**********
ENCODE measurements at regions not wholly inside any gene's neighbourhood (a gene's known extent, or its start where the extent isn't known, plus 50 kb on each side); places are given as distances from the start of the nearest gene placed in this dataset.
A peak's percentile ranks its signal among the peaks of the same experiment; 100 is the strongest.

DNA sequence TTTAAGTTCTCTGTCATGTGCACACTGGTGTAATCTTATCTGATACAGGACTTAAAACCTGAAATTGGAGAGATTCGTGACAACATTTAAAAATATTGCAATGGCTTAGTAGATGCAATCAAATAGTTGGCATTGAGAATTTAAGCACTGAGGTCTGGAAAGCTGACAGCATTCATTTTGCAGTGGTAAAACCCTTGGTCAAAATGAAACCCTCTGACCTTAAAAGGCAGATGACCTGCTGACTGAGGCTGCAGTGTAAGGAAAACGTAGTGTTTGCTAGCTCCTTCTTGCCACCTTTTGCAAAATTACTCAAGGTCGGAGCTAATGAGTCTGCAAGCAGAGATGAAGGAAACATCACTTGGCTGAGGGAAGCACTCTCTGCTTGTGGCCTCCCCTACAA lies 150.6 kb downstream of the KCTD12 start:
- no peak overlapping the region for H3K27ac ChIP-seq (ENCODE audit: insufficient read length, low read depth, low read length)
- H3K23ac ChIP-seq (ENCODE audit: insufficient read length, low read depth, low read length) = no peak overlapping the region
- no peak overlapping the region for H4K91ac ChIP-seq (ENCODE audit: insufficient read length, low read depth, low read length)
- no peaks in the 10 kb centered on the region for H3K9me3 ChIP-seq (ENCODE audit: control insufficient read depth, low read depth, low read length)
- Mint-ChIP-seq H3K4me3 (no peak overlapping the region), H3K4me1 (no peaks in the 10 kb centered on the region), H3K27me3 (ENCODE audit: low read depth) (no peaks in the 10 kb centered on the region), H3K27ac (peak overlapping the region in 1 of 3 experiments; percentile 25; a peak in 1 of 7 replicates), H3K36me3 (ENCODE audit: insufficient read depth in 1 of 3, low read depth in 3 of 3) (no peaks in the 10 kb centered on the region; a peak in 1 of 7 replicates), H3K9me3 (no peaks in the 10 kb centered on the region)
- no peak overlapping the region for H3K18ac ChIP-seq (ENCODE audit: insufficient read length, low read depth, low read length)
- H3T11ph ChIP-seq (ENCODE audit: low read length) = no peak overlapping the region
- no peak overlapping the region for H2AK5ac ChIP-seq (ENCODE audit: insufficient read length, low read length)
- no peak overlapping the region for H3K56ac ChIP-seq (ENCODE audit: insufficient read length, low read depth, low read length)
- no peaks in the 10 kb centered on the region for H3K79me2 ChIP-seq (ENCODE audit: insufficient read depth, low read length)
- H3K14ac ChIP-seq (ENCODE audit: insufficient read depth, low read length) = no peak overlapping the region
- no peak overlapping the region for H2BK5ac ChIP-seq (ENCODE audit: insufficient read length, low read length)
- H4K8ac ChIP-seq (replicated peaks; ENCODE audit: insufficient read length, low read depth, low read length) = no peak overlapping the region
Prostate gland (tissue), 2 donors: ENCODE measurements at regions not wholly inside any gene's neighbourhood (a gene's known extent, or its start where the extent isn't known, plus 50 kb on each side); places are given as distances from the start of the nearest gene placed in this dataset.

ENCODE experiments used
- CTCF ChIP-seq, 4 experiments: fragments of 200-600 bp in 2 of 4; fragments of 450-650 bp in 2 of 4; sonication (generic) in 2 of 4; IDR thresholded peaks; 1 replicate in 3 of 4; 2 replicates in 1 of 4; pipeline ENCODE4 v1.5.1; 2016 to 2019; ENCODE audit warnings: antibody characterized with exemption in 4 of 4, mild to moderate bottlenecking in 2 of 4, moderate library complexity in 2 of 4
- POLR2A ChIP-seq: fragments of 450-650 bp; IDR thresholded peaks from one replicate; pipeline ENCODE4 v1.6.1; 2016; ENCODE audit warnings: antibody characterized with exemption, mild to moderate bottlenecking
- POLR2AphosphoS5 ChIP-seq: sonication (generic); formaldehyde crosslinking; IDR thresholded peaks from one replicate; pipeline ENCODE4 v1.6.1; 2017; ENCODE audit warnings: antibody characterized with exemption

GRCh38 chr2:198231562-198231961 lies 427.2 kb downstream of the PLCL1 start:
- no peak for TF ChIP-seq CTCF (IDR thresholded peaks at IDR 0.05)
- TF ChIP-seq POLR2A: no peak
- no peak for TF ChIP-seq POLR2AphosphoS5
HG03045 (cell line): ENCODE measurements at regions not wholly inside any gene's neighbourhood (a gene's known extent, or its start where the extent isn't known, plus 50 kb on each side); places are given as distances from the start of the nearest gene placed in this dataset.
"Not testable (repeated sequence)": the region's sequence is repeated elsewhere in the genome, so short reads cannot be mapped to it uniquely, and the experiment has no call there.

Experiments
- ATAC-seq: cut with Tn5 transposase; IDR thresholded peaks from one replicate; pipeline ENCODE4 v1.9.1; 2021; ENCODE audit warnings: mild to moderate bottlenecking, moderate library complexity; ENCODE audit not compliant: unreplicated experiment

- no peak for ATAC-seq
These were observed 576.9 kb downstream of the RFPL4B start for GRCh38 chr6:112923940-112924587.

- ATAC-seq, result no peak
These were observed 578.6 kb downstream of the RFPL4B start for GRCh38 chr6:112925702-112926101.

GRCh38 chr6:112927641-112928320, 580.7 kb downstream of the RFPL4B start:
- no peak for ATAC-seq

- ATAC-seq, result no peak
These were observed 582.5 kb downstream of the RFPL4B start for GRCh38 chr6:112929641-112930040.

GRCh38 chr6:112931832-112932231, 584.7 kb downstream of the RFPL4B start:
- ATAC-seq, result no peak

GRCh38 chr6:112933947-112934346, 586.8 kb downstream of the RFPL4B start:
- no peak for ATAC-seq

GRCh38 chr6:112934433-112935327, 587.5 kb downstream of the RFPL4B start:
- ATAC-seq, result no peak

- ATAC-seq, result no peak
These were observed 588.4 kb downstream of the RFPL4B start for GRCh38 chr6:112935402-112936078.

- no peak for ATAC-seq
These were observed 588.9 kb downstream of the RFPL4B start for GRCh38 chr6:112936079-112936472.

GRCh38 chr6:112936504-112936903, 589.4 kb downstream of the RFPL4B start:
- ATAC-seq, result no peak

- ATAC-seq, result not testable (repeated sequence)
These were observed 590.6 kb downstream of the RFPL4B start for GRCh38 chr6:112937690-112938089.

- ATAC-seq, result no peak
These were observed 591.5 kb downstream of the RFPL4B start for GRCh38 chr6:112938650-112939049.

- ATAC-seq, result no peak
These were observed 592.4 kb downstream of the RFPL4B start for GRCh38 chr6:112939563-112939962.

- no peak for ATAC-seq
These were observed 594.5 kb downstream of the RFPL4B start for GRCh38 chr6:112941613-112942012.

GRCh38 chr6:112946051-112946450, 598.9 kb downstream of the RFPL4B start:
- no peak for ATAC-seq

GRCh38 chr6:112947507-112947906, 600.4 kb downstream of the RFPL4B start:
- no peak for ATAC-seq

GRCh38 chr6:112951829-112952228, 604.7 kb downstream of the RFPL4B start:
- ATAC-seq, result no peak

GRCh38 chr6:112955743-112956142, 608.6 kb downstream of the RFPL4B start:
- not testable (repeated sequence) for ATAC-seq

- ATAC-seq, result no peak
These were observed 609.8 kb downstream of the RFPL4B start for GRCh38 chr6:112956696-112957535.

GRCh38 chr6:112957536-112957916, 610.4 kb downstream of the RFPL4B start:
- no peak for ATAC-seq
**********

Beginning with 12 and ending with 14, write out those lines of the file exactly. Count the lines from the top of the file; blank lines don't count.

- no peak overlapping the region for H3K56ac ChIP-seq (ENCODE audit: insufficient read length, low read depth, low read length)
- no peaks in the 10 kb centered on the region for H3K79me2 ChIP-seq (ENCODE audit: insufficient read depth, low read length)
- H3K14ac ChIP-seq (ENCODE audit: insufficient read depth, low read length) = no peak overlapping the region